IEA: Clean energy technology production heralds new industrial era


France – According to a major new IEA report, the manufacturing of clean energy technologies is ushering in a new industrial age in the energy sector that is creating massive new markets and millions of jobs while also posing new risks.

As a result, nations around the world are developing industrial strategies to ensure their place in the new global energy economy.

Perspectives on Energy Technologies The newest edition of one of the IEA’s premier series, 2023, serves as the first worldwide handbook for the emerging clean technology sectors. It offers a thorough analysis of clean energy technologies currently manufactured globally, including solar panels, wind turbines, electric vehicle batteries, hydrogen electrolysers, and heat pumps. It also maps out how these technologies’ supply chains are likely to change as the clean energy transition advances in the coming years.

The analysis demonstrates that, if nations throughout the world fully implement their announced energy and climate pledges, the global market for important mass-produced clean energy technologies will be worth around USD 650 billion annually by 2030 – more than three times today’s level. Jobs in the manufacturing of sustainable energy will more than double from 6 million now to almost 14 million by 2030, and as the transitions move forward, additional fast industrial and employment growth is anticipated in the ensuing decades.

A significant regional concentration of resource mining, processing, and technology production in the current supply chains of clean energy technologies poses concerns. The three main producing nations, with China dominating all of them, account for at least 70% of the manufacturing capacity for technologies including solar panels, wind, EV batteries, electrolysers, and heat pumps. In the meantime, the majority of the mining for essential minerals is centered in a limited number of nations. For instance, just three nations—Australia, Chile, and China—produce more than 90% of the world’s lithium, while the Democratic Republic of the Congo produces more than 70% of the world’s cobalt.

Economic objectives

The implications of constrained supply chains are already becoming apparent as a result of recent price increases in clean energy technology that have complicated and increased the cost of countries’ transitions to clean energy. Prices for EV batteries increased for the first time ever in 2022 as a result of rising cobalt, lithium, and nickel prices; they increased by about 10% globally. After years of decreases, the cost of wind turbines outside of China has also been increasing. Similar trends can be seen in solar PV.

The paper points out that major economies are taking steps to incorporate their industrial, energy security, and climate policies into larger economic objectives. The European Union’s Fit for 55 package and REPowerEU plan, Japan’s Green Transformation program, and India’s Production Linked Incentive scheme, which promotes the production of solar PV and batteries, are other examples of this. China is also actively working to meet and even surpass the objectives of its most recent Five-Year Plan.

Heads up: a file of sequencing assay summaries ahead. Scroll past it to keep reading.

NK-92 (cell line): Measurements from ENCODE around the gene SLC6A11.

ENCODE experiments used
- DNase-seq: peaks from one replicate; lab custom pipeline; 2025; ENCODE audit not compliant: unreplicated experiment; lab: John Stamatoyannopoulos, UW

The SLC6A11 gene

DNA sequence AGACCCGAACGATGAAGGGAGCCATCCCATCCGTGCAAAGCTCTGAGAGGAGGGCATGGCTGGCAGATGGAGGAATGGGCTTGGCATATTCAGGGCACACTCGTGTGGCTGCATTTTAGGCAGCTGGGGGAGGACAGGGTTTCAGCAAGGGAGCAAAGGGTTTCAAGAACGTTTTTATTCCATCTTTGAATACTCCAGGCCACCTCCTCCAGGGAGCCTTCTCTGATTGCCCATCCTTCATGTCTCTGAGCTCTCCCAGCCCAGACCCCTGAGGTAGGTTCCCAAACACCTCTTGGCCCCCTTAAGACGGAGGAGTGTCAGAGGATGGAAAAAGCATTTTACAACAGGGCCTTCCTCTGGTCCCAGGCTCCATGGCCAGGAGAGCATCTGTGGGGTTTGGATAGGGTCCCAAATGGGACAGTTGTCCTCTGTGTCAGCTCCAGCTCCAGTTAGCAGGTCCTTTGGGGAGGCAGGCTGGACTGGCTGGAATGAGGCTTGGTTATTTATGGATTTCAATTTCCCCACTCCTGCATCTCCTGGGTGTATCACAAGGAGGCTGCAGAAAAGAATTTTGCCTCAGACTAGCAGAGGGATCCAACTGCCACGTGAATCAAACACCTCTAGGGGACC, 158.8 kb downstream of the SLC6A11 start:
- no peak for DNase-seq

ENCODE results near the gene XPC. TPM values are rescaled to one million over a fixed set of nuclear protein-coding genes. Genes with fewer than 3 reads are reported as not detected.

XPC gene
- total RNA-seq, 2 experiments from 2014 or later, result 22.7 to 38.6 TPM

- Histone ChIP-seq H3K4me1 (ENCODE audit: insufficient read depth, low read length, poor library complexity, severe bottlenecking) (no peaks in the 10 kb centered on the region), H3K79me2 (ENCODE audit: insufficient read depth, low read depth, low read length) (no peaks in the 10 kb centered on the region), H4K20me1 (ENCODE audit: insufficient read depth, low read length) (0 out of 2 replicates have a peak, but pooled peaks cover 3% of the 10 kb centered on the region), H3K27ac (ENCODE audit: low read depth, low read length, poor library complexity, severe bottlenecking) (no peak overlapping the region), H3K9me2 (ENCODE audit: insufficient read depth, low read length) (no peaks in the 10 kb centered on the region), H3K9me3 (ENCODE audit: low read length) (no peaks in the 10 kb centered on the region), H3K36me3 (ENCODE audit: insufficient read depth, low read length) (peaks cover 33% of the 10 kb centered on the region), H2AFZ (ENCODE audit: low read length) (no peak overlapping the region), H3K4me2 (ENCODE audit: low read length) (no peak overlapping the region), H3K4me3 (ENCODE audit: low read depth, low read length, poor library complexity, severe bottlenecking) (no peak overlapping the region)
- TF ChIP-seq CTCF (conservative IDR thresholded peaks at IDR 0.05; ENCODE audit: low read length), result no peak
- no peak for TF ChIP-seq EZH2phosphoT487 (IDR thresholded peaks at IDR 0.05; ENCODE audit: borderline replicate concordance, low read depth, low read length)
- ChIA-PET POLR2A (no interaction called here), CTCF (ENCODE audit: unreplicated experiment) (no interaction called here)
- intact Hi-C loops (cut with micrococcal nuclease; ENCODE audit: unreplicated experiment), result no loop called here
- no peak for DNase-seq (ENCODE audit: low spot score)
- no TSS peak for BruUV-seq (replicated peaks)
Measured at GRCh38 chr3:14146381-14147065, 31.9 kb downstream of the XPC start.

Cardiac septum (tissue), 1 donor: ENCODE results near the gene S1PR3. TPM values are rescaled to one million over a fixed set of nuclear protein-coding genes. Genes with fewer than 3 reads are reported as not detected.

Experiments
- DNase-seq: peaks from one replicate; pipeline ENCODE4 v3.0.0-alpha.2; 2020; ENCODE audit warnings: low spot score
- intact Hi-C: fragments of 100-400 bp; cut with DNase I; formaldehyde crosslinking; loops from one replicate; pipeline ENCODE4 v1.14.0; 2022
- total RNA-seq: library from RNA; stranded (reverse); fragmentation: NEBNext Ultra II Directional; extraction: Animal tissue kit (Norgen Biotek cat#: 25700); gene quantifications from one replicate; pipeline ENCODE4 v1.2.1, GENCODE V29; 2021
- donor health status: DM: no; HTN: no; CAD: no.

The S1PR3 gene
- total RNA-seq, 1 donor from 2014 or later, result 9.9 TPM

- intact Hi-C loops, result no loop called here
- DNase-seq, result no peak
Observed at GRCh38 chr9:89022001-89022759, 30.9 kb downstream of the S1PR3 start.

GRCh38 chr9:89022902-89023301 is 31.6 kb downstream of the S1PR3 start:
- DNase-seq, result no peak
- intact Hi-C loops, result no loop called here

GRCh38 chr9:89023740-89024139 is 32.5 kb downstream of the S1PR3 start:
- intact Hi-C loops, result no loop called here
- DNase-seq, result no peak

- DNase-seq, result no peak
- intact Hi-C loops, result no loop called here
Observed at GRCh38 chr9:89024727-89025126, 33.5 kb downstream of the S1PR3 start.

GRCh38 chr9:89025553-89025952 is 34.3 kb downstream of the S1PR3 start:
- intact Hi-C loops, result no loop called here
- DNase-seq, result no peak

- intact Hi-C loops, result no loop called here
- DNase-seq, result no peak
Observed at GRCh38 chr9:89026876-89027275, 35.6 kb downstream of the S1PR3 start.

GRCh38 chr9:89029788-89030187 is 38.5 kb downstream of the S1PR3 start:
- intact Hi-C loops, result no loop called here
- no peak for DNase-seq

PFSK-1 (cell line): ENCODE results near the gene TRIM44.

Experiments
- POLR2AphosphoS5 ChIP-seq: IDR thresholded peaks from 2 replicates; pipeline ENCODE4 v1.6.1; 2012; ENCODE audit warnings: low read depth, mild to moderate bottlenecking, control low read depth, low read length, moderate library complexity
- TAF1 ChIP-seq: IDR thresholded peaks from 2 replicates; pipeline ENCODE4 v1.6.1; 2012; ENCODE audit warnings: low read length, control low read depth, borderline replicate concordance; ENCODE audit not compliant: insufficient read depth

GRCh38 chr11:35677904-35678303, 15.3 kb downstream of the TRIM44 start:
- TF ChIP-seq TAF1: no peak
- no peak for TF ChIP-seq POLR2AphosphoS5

The policies that could provide them a competitive edge are being keenly monitored by investors and developers of sustainable energy projects. The project pipeline can increase quickly in an environment that is favorable to investment due to the manufacturing facilities’ typically short lead times, which range from one to three years. Only 25% of the solar PV manufacturing projects that have been announced globally are currently being built or will soon be starting. For EV batteries, the percentage is around 35%, whereas for electrolysers, it is around 10%. Where the remaining projects are implemented can be significantly influenced by market trends and governmental policies.

Global trade

ETP-2023 emphasizes the crucial importance of global trade in clean energy technology supply chains amid the regional aspirations for ramping up manufacturing. It demonstrates that around 60% of solar PV modules manufactured worldwide are traded internationally. Despite their mass, trade is crucial for EV batteries and wind turbine parts, with China currently being the largest net exporter.

The research also emphasizes the unique difficulties associated with the essential minerals required for many clean energy technologies, pointing out the lengthy lead times for establishing new mines and the requirement for stringent environmental, social, and governance criteria. International cooperation and strategic alliances will be essential for guaranteeing supply security due to the unequal geographic distribution of vital mineral resources.